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Laparoscopy

Laparoscopy is a small operation to look inside your tummy (abdomen). Doctors use it to find out if stomach cancer has spread.

Your surgeon puts a thin tube with a light and a camera (laparoscope) through a small cut in your abdomen. They’ll check the area around the stomach and take tissue samples (biopsies). 

You usually have a laparoscopy if your scans show that you might be able to have an operation to remove your cancer. Or you might have a laparoscopy if the results of some of your other tests are unclear.

You usually have the laparoscopy at the specialist centre where the oesophago-gastric multidisciplinary team (MDT) is based. This might be a different hospital to your local hospital where you have some of your other tests. 

Before your laparoscopy

You usually have an appointment before your laparoscopy to check that you’re fit enough for the procedure. A nurse weighs you and takes your blood pressure, pulse and temperature.

You might also have:

  • blood tests
  • a heart trace (ECG)
  • a chest x-ray

You can ask any questions you might have and sign the consent form.

Preparing for your laparoscopy

Tell your doctor if you’re taking medicine that changes how your blood clots. These medicines include:

  • clopidogrel
  • arthritis medicine
  • warfarin
  • aspirin
  • direct acting oral anticoagulants (DAOCs) such as rivaroxaban

Your doctor tells you if you need to stop your medicines or change the dose before the laparoscopy.

You can’t eat for 6 hours before the operation. You might be able to have water for up to 2 hours beforehand. The hospital staff will give you instructions about this.

Tell your doctor if not eating could be a problem for you, for example if you have diabetes.

What happens

You usually have a laparoscopy as a day case, so you can go home later the same day.

You have the operation while you're asleep (under general anaesthetic). It takes about half an hour.

The surgeon usually makes 2 or 3 small cuts:

  • one in or near your tummy button
  • on one or both sides of your abdomen

They put gas (carbon dioxide) into your abdomen. This makes it easier for the surgeon to see your organs, including the liver, stomach and gallbladder.

Your surgeon puts a thin tube with a light and camera (laparoscope) through one of the cuts. They can see the pictures on a TV screen. They put surgical instruments through the other cuts.

They look for signs of cancer in the:

  • lining of your abdomen
  • surface layer of organs in your abdomen 

They take samples of tissue (biopsies) and fluid to send to the laboratory to check for cancer cells.

Then your surgeon removes the tube and instruments. They close the small holes with stitches.

After the laparoscopy

You wake up in the recovery area and then go back to the ward. You might have fluids through a drip in the back of your hand or arm. Once you’re awake and drinking, your nurse takes the drip out. You should be able to eat and drink normally once you feel able to.

You might have some pain in your:

  • abdomen for a few days
  • shoulder for a day or two due to the gas in your abdomen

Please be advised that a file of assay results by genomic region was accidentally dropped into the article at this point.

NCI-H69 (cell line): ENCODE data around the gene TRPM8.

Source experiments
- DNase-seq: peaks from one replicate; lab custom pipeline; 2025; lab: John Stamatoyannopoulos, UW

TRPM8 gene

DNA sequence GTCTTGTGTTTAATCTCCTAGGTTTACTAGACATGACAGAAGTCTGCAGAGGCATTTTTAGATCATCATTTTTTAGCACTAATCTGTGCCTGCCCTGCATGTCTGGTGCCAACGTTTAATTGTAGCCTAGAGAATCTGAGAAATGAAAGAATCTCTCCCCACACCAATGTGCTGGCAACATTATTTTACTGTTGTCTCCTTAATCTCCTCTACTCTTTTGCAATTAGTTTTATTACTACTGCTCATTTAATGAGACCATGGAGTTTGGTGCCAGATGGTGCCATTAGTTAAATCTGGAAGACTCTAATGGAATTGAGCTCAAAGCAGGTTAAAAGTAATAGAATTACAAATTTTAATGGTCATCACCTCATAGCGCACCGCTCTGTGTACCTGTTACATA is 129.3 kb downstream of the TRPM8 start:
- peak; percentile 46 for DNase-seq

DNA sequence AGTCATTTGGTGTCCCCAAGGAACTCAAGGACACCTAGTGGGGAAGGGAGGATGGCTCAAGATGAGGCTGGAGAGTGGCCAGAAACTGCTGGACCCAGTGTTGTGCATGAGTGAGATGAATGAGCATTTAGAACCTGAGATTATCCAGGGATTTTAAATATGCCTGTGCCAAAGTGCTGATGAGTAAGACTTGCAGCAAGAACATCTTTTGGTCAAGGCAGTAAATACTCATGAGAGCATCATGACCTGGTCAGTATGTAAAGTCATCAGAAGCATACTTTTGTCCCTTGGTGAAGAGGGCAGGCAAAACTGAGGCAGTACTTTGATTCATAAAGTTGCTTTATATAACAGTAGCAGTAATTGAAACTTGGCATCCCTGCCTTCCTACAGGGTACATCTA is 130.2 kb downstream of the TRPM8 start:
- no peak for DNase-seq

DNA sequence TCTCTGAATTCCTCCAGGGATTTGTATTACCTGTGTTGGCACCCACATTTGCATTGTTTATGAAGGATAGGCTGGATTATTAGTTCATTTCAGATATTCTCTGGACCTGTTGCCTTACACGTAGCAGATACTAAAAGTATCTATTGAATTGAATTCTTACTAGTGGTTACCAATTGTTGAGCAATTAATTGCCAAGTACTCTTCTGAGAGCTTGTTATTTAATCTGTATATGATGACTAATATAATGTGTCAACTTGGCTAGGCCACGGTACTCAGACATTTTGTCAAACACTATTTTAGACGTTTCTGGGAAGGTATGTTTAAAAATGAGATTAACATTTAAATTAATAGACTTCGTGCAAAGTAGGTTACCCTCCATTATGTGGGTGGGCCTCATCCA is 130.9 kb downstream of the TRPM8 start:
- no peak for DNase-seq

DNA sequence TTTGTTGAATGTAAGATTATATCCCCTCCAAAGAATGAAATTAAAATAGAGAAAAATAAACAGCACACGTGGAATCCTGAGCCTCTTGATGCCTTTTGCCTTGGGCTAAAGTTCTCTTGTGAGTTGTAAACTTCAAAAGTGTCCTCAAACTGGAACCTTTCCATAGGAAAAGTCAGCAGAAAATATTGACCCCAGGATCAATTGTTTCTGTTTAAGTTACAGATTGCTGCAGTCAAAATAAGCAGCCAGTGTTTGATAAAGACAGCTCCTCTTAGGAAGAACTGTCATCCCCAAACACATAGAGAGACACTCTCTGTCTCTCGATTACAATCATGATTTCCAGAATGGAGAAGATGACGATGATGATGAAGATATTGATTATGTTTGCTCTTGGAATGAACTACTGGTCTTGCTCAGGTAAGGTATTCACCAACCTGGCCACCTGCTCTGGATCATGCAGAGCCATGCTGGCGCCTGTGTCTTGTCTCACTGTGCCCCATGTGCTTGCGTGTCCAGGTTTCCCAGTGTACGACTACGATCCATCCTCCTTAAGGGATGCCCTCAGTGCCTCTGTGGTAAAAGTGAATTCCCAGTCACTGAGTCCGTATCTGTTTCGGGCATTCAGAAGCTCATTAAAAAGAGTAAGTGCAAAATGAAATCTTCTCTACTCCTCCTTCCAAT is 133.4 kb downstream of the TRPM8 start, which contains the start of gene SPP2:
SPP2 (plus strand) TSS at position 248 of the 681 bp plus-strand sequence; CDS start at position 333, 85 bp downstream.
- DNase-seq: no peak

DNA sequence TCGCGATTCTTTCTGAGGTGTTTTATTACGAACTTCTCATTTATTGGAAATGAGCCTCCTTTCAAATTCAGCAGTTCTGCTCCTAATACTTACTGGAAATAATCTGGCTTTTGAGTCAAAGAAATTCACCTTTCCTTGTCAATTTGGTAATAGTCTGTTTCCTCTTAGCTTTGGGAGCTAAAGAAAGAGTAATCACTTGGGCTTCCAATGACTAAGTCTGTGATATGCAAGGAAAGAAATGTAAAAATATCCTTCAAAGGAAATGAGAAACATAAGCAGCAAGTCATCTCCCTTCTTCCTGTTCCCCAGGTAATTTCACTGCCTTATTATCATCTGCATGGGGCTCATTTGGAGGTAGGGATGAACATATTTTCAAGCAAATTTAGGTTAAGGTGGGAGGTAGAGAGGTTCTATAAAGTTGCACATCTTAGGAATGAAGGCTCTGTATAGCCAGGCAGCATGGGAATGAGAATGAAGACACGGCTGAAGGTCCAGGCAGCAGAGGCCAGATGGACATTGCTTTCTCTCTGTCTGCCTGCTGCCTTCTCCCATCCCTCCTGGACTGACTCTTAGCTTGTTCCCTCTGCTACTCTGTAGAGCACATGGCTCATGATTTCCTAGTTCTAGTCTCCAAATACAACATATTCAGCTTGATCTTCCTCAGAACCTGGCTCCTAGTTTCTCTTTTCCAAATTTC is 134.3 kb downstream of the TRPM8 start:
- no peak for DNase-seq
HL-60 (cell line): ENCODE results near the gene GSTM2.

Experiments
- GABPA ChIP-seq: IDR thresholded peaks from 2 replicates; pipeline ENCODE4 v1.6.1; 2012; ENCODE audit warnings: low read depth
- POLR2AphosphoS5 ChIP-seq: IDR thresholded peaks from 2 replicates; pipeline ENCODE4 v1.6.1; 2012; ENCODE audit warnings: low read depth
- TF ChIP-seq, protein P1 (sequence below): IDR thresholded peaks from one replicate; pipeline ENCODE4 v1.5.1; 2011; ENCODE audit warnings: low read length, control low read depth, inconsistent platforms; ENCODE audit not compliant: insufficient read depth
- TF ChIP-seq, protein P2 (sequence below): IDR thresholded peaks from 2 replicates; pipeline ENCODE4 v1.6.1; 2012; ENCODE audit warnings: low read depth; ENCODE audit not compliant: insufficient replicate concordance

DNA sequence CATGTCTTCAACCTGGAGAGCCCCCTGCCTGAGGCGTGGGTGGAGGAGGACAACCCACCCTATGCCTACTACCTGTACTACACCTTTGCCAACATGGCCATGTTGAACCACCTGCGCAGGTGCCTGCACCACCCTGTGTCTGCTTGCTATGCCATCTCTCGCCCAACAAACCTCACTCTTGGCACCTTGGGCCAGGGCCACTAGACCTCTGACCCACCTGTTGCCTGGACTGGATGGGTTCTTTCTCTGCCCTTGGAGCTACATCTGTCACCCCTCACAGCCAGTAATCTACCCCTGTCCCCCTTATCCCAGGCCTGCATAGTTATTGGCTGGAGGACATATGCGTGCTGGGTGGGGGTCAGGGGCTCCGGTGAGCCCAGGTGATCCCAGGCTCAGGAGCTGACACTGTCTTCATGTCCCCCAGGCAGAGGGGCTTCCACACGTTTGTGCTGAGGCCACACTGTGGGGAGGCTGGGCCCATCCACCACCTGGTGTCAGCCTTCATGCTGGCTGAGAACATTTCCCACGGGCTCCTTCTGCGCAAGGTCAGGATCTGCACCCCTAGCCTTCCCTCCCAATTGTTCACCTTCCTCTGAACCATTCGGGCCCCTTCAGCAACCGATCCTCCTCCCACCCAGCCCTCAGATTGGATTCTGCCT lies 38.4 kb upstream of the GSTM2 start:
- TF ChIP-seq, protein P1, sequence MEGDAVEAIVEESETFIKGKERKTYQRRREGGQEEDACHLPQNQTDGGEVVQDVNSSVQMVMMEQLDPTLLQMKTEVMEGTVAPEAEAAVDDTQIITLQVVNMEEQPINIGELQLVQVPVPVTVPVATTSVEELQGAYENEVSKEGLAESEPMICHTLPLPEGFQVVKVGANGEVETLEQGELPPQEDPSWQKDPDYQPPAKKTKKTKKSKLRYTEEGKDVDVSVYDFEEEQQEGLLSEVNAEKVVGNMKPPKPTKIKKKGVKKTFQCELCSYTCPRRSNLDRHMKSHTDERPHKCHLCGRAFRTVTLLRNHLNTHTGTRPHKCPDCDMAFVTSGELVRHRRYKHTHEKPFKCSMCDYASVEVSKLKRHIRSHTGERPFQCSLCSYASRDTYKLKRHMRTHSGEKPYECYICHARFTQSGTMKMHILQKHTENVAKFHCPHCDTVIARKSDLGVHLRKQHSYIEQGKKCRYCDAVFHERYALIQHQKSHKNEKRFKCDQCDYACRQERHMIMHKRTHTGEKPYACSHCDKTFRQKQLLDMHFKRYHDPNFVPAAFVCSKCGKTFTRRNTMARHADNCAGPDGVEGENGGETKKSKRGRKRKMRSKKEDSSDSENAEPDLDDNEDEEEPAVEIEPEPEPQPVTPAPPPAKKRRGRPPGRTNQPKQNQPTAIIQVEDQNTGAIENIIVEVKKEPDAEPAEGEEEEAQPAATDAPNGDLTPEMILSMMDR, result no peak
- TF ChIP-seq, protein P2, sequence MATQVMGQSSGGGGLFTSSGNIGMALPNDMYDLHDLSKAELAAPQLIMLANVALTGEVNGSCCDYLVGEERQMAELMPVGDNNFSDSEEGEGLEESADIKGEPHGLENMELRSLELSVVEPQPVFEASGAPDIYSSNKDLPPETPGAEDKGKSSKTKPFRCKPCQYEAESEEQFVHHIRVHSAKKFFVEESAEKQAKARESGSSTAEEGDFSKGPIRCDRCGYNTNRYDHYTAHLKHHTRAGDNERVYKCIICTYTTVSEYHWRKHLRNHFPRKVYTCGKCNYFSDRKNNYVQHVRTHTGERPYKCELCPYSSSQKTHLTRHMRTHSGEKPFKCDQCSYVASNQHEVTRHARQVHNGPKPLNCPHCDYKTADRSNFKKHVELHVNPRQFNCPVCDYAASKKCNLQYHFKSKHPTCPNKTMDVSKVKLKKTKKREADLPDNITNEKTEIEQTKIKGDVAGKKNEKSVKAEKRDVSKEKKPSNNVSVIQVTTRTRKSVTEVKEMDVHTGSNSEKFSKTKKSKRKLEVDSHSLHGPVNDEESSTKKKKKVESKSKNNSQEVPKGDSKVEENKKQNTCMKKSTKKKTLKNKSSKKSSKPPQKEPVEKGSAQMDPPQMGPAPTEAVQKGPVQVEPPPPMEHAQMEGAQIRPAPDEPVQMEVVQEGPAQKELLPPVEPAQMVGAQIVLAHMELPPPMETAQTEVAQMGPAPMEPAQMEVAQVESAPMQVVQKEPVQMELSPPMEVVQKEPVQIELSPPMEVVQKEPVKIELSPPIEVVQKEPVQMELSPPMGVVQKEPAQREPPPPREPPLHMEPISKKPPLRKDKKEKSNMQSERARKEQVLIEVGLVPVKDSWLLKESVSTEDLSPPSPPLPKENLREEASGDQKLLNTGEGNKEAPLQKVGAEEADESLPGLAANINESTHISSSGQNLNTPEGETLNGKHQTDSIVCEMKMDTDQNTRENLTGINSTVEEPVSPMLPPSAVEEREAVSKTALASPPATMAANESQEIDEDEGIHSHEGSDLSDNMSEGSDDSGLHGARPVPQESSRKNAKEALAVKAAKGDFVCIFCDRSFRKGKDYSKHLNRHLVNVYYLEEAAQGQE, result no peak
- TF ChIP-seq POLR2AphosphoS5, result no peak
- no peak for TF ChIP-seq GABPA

You usually have paper stitches over the wounds (Steri-Strips) or dissolvable stitches. You also have a waterproof dressing over them or a type of special skin glue. 

You can soak off the dressing and paper stitches 5 days after your operation if they haven’t fallen off already. 

Don’t drive for 24 hours after your general anaesthetic. Ask someone to drive you home from the hospital and stay with you overnight.

Possible risks

Most people won’t have problems from this type of operation. Your doctor makes sure the benefits of having it outweigh the risks, which include:

  • a wound infection – which is treated with antibiotics
  • bleeding during or after surgery – you might need a blood transfusion or another operation
  • a blood clot in your legs (deep vein thrombosis or DVT) – you get up shortly after your operation to reduce the risk of blood clots
  • a small hole (perforation) in your bowel wall – this is extremely rare and is treated with antibiotics and fluids through a drip, or surgery to repair the hole

Your nurse will tell you what to look out for. They’ll also give you a number to call if you have any problems.

Contact your GP or the hospital if you have:

  • a high temperature or feel unwell
  • redness or swelling around your wound or it’s leaking fluid
  • pain in your abdomen that’s getting worse
  • pain or swelling in one or both legs

Getting your results

You should get your results within 1 week, although it might be longer than this. You normally get them at your next clinic appointment along with your other test results.

Waiting for test results can be worrying. You might have contact details for a specialist cancer nurse. You can get in touch with them for information and support if you need to. It may help to talk to a close friend or relative about how you feel.

You can also call the Cancer Research UK nurses on freephone 0808 800 4040. The lines are open from 9am to 5pm, Monday to Friday.
Last reviewed: 
16 Aug 2019
  • Gastric cancer: ESMO Clinical Practice Guidelines for diagnosis, treatment and follow-up 
    E Smyth and others, 
     Annals of Oncology, 2016. Volume 27, Pages v38–v49

  • The Royal Marsden Manual of Clinical Nursing Procedures (9th edition)
    Doughty L and Lister S (Eds)
    Wiley Blackwell, 2015.

  • Laparoscopy, computerise tomography, and fluorodeoxyglucose positron emission tomography in the management of gastric and gastro-oesophageal junction cancers
    A Mirza and others
    Surgical Endoscopy, 2015

  • Devita, Hellman and Rosenberg's Cancer Principles and Practice of Oncology (10th edition)
    VT Devita, TS Lawrence and SA Rosenberg
    Wolters Kluwer Health, 2015.

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